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Founding Years




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Sites of Memory:

Recalling History Through Authorship and Tradition


A group of Mount Holyoke students enjoy a picnic at the Pepper Box, which was located atop Prospect Hill ca. 1888 Courtesy of MHC Archives (1)


Since its founding in 1837, Mount Holyoke has made lasting impressions on its students. The campus has expanded and evolved over the years, due, in large part, to societal and environmental changes. However, though elements of the campus seem to change with each passing day, people are still able to remember their own personal Mount Holyoke, in the way that they experienced it.

Traditions have always been an important part of life at Mount Holyoke College. Many of these traditions are directly tied to a specific place on campus. These are the traditions that solidify personal memories of a certain place and time.This personal experience is the result of personal interaction and relationships with the landscape. There are specific places on the Mount Holyoke campus that are associated with the preservation of memory.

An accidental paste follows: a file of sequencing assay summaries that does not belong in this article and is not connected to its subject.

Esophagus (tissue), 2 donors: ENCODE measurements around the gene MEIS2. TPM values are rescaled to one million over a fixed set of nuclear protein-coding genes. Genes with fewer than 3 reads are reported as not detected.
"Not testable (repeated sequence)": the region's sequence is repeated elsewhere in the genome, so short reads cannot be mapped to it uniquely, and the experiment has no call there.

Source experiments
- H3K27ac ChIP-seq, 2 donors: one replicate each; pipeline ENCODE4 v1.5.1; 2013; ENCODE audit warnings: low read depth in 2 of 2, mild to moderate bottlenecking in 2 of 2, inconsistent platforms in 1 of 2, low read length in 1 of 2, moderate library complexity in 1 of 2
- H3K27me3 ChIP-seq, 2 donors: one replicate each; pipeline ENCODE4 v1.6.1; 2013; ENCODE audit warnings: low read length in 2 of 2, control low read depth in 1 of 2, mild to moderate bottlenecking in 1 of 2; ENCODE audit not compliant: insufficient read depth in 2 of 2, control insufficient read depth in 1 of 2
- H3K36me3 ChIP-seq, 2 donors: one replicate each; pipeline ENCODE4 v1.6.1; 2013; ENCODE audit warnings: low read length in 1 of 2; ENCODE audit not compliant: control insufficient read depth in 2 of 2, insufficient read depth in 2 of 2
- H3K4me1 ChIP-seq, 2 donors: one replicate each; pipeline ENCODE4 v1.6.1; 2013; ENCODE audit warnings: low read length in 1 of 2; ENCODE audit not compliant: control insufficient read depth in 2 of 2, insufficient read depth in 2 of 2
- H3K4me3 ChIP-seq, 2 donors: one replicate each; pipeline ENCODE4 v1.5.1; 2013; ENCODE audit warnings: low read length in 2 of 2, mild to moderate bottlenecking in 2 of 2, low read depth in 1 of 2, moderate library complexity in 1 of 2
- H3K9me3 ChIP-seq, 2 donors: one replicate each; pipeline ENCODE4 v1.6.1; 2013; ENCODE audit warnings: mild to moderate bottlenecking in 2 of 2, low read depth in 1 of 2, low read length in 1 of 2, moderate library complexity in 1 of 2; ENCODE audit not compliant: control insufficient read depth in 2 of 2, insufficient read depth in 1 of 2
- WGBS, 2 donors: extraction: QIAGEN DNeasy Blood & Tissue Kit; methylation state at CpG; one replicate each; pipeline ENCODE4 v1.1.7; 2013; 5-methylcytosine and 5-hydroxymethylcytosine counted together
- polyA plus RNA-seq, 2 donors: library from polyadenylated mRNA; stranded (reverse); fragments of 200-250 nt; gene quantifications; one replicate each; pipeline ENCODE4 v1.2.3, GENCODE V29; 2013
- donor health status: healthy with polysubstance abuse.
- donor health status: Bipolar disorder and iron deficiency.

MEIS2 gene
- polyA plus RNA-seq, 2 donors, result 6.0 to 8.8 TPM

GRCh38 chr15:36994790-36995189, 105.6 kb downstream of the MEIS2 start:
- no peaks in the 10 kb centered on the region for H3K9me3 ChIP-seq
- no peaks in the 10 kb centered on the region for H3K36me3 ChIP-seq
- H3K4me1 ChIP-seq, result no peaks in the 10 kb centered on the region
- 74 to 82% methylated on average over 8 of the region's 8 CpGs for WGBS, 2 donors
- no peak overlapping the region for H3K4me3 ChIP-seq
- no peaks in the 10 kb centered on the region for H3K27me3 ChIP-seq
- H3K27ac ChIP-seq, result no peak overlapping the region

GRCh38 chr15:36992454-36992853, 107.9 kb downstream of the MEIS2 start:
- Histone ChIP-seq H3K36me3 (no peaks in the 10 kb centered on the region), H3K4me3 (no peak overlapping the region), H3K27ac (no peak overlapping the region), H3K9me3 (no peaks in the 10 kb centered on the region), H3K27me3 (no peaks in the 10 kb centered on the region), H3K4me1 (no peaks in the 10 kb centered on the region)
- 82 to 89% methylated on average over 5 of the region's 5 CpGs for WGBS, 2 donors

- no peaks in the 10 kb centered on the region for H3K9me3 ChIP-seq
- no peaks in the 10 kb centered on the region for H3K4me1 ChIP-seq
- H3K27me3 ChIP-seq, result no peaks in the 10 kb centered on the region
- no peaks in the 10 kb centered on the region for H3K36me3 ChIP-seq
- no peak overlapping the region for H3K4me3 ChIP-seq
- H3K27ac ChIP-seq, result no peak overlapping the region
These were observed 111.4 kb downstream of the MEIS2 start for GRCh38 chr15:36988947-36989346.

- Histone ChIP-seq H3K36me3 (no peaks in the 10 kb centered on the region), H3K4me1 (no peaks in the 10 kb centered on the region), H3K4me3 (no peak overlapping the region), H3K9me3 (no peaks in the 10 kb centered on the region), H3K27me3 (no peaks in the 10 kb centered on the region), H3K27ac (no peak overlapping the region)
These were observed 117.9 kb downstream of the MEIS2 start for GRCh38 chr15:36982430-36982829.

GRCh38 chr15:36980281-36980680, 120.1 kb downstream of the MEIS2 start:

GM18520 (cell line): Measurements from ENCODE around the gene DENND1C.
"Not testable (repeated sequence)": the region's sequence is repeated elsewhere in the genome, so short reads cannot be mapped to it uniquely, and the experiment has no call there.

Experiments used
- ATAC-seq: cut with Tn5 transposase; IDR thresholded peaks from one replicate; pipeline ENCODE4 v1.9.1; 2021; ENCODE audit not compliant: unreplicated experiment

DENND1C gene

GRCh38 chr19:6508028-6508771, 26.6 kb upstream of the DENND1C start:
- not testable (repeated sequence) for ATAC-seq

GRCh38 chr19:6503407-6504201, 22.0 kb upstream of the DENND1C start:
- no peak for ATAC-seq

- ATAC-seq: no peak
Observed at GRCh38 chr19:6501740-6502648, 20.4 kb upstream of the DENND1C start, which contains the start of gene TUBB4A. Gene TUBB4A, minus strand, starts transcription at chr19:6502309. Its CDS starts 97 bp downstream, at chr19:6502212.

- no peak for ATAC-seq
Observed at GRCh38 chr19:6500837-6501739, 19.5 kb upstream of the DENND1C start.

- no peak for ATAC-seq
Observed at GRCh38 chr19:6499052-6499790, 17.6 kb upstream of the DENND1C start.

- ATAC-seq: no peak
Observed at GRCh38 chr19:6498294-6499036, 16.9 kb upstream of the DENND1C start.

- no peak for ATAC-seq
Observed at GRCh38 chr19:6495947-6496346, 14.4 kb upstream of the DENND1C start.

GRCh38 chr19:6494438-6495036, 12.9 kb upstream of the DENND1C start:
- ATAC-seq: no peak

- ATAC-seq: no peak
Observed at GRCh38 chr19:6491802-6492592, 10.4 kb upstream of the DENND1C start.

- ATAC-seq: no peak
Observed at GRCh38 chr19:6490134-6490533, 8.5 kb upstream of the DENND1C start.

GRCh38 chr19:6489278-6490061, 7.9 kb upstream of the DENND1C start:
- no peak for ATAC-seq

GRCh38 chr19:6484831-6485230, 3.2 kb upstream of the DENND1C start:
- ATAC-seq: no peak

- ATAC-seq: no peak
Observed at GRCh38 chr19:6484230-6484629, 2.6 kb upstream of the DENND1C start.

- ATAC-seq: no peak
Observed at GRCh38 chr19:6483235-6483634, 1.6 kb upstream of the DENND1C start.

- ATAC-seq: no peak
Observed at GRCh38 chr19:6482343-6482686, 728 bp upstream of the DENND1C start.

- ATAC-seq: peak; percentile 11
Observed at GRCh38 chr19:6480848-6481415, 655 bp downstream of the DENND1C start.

May of these places continue to be frequented by students today. The formal and informal traditions associated with these existing places still exist in some form, and are still associated with these memorable places on campus.

Other places have since been lost. These lost sites are important, because they currently only exist through memory. The memories associated with these places are highly valued, because they are able to preserve places exactly how they existed in a single time and place.


Atlas Home Page Ideas of Authorship Existing Sites Lost Sites  
Alumnae Memories References    



This page was created by Alexandra Toomey '08 in History 283, Spring Semester 2006